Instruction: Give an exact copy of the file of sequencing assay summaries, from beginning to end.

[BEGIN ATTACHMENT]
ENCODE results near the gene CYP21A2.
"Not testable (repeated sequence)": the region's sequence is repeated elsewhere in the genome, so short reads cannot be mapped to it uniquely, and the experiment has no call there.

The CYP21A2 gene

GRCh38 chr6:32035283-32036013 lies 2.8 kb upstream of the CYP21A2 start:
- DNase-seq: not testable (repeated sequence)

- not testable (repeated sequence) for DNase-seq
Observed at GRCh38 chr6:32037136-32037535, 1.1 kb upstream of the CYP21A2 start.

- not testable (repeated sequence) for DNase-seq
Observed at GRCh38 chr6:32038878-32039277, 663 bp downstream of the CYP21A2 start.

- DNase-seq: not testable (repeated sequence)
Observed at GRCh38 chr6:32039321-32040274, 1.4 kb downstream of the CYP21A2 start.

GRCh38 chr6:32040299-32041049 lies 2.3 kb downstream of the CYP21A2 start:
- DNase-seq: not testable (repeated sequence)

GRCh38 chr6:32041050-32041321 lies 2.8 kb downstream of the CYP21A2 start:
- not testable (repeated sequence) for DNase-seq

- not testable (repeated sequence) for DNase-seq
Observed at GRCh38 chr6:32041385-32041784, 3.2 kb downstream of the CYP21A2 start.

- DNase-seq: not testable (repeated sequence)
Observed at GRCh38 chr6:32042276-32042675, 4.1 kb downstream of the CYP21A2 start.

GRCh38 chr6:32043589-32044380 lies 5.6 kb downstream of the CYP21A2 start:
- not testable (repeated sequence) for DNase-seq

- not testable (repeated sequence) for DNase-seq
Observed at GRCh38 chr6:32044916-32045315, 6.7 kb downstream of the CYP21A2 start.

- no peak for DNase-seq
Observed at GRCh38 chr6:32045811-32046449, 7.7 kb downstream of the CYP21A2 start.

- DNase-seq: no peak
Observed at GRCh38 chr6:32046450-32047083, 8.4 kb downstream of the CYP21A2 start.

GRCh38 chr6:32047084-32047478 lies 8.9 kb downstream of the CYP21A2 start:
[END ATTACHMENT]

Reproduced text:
ENCODE results near the gene CYP21A2.
"Not testable (repeated sequence)": the region's sequence is repeated elsewhere in the genome, so short reads cannot be mapped to it uniquely, and the experiment has no call there.

The CYP21A2 gene

GRCh38 chr6:32035283-32036013 lies 2.8 kb upstream of the CYP21A2 start:
- DNase-seq: not testable (repeated sequence)

- not testable (repeated sequence) for DNase-seq
Observed at GRCh38 chr6:32037136-32037535, 1.1 kb upstream of the CYP21A2 start.

- not testable (repeated sequence) for DNase-seq
Observed at GRCh38 chr6:32038878-32039277, 663 bp downstream of the CYP21A2 start.

- DNase-seq: not testable (repeated sequence)
Observed at GRCh38 chr6:32039321-32040274, 1.4 kb downstream of the CYP21A2 start.

GRCh38 chr6:32040299-32041049 lies 2.3 kb downstream of the CYP21A2 start:
- DNase-seq: not testable (repeated sequence)

GRCh38 chr6:32041050-32041321 lies 2.8 kb downstream of the CYP21A2 start:
- not testable (repeated sequence) for DNase-seq

- not testable (repeated sequence) for DNase-seq
Observed at GRCh38 chr6:32041385-32041784, 3.2 kb downstream of the CYP21A2 start.

- DNase-seq: not testable (repeated sequence)
Observed at GRCh38 chr6:32042276-32042675, 4.1 kb downstream of the CYP21A2 start.

GRCh38 chr6:32043589-32044380 lies 5.6 kb downstream of the CYP21A2 start:
- not testable (repeated sequence) for DNase-seq

- not testable (repeated sequence) for DNase-seq
Observed at GRCh38 chr6:32044916-32045315, 6.7 kb downstream of the CYP21A2 start.

- no peak for DNase-seq
Observed at GRCh38 chr6:32045811-32046449, 7.7 kb downstream of the CYP21A2 start.

- DNase-seq: no peak
Observed at GRCh38 chr6:32046450-32047083, 8.4 kb downstream of the CYP21A2 start.

GRCh38 chr6:32047084-32047478 lies 8.9 kb downstream of the CYP21A2 start: